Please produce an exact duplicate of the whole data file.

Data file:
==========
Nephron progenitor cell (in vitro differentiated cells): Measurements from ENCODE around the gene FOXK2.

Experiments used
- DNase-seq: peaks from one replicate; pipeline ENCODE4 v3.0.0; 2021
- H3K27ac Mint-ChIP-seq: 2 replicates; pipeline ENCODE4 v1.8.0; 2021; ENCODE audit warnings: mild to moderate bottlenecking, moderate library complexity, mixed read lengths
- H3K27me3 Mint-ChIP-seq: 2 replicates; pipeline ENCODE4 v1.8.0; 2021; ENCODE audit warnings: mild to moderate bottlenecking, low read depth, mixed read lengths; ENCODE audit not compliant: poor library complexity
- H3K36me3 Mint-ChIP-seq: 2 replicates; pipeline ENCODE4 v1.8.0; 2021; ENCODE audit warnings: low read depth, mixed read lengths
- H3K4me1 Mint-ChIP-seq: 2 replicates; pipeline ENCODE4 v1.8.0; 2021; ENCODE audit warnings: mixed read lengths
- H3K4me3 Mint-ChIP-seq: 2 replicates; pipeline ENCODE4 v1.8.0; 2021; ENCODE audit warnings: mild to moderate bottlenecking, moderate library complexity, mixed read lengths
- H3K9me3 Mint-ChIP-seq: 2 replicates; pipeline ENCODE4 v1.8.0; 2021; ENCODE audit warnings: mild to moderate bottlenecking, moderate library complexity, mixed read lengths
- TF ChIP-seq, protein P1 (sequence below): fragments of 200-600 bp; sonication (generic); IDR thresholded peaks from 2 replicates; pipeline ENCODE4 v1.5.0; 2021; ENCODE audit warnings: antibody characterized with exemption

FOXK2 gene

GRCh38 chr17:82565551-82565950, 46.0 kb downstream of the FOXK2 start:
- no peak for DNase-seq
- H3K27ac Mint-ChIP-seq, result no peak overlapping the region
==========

Nephron progenitor cell (in vitro differentiated cells): Measurements from ENCODE around the gene FOXK2.

Experiments used
- DNase-seq: peaks from one replicate; pipeline ENCODE4 v3.0.0; 2021
- H3K27ac Mint-ChIP-seq: 2 replicates; pipeline ENCODE4 v1.8.0; 2021; ENCODE audit warnings: mild to moderate bottlenecking, moderate library complexity, mixed read lengths
- H3K27me3 Mint-ChIP-seq: 2 replicates; pipeline ENCODE4 v1.8.0; 2021; ENCODE audit warnings: mild to moderate bottlenecking, low read depth, mixed read lengths; ENCODE audit not compliant: poor library complexity
- H3K36me3 Mint-ChIP-seq: 2 replicates; pipeline ENCODE4 v1.8.0; 2021; ENCODE audit warnings: low read depth, mixed read lengths
- H3K4me1 Mint-ChIP-seq: 2 replicates; pipeline ENCODE4 v1.8.0; 2021; ENCODE audit warnings: mixed read lengths
- H3K4me3 Mint-ChIP-seq: 2 replicates; pipeline ENCODE4 v1.8.0; 2021; ENCODE audit warnings: mild to moderate bottlenecking, moderate library complexity, mixed read lengths
- H3K9me3 Mint-ChIP-seq: 2 replicates; pipeline ENCODE4 v1.8.0; 2021; ENCODE audit warnings: mild to moderate bottlenecking, moderate library complexity, mixed read lengths
- TF ChIP-seq, protein P1 (sequence below): fragments of 200-600 bp; sonication (generic); IDR thresholded peaks from 2 replicates; pipeline ENCODE4 v1.5.0; 2021; ENCODE audit warnings: antibody characterized with exemption

FOXK2 gene

GRCh38 chr17:82565551-82565950, 46.0 kb downstream of the FOXK2 start:
- no peak for DNase-seq
- H3K27ac Mint-ChIP-seq, result no peak overlapping the region